Ohio Life

Live Well: March 2015

Here are five ways to incorporate more exercise into your daily routine.

NEWS + NOTES: From the Ohio Department of Health

Changing Lives
Creating Healthy Communities grants help make the healthy choice the easy choice.

The Ohio Department of Health recently awarded 23 Ohio counties with Creating Healthy Communities Program grants. The state annually distributes $2.4 million to promote healthy eating, active living and tobacco-free environments. The funding is made possible by the Centers for Disease Control and Prevention’s Preventive Health and Health Services Block Grant. The 5-year grants are offered to communities identified as at high risk for developing chronic diseases. Program coordinators work with local coalitions to evaluate, plan and implement ways to improve access to healthy food, increase opportunities for physical activity and reduce tobacco exposure and use. Here are three examples of how such projects have made a difference for Ohioans.
Lucas County: Research shows that living in neighborhoods with high poverty rates is associated with poor nutrition and higher levels of obesity. In Toledo, a transportation system that didn’t allow easy access to healthier food options proved a major barrier to changing that. Creating Healthy Communities partnered with Live Well Greater Toledo to turn local corner stores into places that sold fruits, vegetables and other healthy food. In 2012, Save Way Market opened in a south Toledo neighborhood, becoming the first location to bring healthy foods closer to the community.

Meigs County: Children living in Middleport were used to having no safe places to play. The one playground in the community was old, unsafe and could not be fixed due to lack of funding. Using the Creating Healthy Communities grant, Mayor Michael Gerlach and village administrator Faymon Ramon purchased the equipment needed for the playground’s restoration.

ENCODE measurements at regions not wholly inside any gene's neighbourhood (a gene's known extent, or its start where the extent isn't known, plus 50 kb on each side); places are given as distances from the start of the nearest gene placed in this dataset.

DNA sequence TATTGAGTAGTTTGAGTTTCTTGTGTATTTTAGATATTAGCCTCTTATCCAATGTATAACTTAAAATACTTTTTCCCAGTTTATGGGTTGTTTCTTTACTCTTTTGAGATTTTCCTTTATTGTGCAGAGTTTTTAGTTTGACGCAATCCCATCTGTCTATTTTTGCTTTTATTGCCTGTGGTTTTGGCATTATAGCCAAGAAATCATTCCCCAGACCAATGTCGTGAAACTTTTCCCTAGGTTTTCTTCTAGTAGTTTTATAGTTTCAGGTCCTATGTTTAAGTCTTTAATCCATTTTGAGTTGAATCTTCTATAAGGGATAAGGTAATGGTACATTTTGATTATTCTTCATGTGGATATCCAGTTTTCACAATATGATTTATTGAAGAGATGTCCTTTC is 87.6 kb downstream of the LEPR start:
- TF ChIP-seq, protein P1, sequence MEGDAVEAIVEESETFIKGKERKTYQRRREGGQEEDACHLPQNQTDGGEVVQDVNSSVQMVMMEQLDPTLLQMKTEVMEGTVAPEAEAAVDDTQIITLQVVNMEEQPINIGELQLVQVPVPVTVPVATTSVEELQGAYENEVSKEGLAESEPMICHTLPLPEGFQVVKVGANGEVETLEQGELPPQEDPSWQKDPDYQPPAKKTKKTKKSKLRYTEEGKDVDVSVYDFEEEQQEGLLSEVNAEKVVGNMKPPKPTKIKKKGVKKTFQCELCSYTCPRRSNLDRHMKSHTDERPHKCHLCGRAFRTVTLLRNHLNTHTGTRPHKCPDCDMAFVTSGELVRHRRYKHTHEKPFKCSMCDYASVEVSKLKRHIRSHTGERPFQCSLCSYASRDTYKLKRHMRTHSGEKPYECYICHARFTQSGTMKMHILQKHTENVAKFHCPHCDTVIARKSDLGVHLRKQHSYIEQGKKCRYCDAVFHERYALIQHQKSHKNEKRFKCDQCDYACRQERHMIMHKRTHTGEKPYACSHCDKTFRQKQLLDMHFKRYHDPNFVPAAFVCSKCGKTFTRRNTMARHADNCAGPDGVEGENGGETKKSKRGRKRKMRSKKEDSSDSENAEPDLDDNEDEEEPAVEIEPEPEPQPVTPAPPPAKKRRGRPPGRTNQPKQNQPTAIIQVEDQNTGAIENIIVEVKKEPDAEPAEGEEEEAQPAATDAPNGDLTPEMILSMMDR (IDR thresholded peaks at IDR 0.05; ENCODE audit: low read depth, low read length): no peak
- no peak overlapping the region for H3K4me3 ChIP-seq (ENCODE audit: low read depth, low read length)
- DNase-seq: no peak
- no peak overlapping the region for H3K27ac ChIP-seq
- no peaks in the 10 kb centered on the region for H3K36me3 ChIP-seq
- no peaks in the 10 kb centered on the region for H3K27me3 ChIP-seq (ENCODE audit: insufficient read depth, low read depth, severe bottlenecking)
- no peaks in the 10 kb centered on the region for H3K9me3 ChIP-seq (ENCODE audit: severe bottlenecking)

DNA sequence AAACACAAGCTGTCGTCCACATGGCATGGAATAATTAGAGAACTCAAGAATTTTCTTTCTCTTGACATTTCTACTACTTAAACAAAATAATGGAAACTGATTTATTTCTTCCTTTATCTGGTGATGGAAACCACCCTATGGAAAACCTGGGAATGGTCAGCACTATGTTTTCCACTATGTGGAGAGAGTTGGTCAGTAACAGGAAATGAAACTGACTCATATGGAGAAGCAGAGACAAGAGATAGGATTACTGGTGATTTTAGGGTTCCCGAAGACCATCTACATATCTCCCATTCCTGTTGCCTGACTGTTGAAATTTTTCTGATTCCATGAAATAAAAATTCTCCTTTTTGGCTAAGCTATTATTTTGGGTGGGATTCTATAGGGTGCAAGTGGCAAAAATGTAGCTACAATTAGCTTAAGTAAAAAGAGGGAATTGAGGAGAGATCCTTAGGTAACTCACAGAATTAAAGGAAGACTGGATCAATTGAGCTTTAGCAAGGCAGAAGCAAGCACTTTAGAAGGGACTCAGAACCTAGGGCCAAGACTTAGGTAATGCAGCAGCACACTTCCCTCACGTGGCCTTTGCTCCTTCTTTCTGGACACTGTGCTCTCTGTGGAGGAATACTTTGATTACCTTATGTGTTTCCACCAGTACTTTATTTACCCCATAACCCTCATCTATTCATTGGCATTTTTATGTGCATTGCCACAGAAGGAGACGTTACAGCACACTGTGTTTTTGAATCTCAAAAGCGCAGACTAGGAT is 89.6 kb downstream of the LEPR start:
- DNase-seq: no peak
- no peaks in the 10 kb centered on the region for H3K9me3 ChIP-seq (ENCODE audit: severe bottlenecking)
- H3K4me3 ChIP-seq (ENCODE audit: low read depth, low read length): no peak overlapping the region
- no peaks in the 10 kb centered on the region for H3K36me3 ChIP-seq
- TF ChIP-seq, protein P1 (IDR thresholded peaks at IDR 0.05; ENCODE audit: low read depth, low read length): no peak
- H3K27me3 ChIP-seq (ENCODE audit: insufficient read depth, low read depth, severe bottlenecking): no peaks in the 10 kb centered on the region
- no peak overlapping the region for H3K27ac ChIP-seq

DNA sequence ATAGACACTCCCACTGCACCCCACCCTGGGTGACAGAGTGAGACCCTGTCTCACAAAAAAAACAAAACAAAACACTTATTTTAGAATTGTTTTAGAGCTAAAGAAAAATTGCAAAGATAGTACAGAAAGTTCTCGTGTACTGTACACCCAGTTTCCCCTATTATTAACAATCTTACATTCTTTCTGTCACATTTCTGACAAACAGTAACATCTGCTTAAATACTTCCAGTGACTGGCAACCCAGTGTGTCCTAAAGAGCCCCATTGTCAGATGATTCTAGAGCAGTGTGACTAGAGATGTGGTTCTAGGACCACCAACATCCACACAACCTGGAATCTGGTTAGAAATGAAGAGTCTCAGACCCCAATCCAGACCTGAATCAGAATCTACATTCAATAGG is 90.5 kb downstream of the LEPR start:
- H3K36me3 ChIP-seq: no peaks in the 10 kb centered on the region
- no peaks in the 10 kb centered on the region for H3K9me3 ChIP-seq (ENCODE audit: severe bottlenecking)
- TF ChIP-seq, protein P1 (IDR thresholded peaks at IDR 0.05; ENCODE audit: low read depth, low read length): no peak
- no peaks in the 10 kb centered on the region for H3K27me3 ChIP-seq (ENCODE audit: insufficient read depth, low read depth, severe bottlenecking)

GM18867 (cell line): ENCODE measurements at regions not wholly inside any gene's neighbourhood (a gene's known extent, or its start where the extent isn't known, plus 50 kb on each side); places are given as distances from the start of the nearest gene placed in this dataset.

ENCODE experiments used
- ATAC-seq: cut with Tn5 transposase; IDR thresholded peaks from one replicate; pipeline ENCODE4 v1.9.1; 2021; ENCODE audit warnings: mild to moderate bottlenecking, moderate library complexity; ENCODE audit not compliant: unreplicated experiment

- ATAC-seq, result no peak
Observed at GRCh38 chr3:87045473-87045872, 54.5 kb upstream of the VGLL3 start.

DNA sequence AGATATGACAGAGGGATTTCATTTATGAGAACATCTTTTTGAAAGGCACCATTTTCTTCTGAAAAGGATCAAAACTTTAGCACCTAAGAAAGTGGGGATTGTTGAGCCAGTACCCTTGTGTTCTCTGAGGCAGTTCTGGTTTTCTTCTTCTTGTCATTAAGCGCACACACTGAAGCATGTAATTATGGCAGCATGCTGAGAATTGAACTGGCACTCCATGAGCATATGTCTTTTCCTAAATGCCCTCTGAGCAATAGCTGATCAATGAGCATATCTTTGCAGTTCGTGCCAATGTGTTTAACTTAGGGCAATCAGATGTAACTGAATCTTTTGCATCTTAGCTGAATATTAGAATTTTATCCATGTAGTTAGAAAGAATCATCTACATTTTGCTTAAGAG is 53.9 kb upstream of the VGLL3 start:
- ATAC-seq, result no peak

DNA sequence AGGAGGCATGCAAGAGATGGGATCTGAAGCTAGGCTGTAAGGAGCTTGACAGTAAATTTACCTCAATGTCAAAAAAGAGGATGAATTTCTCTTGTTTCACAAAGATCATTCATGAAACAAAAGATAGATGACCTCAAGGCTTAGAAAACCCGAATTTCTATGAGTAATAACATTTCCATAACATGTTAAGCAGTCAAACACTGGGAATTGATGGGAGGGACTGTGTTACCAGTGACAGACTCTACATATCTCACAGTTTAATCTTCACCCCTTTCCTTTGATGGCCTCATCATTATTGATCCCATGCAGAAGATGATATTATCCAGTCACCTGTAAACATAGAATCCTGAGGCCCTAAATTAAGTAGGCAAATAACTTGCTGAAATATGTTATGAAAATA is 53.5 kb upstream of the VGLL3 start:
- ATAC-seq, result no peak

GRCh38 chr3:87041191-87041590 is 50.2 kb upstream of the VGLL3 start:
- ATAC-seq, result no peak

Marion County: When a 2011 community survey revealed that nearly a quarter of adults in the county smoked, Creating Healthy Communities funding allowed Marion Public Health to launch the Tobacco-Free Marion County Coalition, which developed a plan to update the tobacco policies in the county’s four school districts. The Ohio State University at Marion partnered with the coalition and it became a tobacco-free institution in January 2014.

Visit healthy.ohio.gov/chc for more information about this program.


Smoke Signals

Programs aim to help Ohioans meet national tobacco-cessation trends.

It has been 51 years since the Surgeon General Advisory Committee on Smoking and Health published its landmark report, and during that time the prevalence of cigarette smoking in the U.S. has dropped from 43 percent in 1965 to 18 percent in 2012. However, Ohio is lagging behind that national trend.

According to a 2012 survey by the Centers for Disease Control and Prevention, 23.3 percent of adults in Ohio smoke. That rate is nearly double the target of 12 percent set by Healthy People 2020, an initiative by the Department of Health and Human Services.

Secondhand smoke is a problem as well. More than one in three Ohio middle school students are regularly exposed to secondhand smoke in the home or car, and those living in housing complexes are vulnerable to the effects from neighbors.

The Ohio Department of Health Tobacco Use Prevention and Cessation Program runs several programs aimed at preventing youth smoking, eliminating exposure to secondhand smoke and helping people kick the habit.

“These campaigns are effective in bringing to life the devastating effects of smoking, helping people quit and never start,” says Mandy Burkett, Director of the Tobacco Use Prevention and Cessation Program at the Ohio Department of Health. “As a public health official, I know all too well the terrible toll of smoking. The Ohio Department of Health is committed to helping Ohio know the reality of smoking-related disease and death — and to helping Ohioans prevent these consequences.”

Anyone who needs help quitting can call the Ohio Tobacco Quit Line at 1-800-QUIT-NOW (1-800-784-8669) or check out the free online cessation tools available at ohio.quitlogix.org. Those who’ve successfully quit tobacco can share their story using the hashtag #OhioQuits or visit facebook.com/ODHTobaccoProgram.


Heart of the Matter

Cleveland Clinic cardiologist Dr. Maan Fares shares his insight into how a sedentary lifestyle affects cardiovascular health.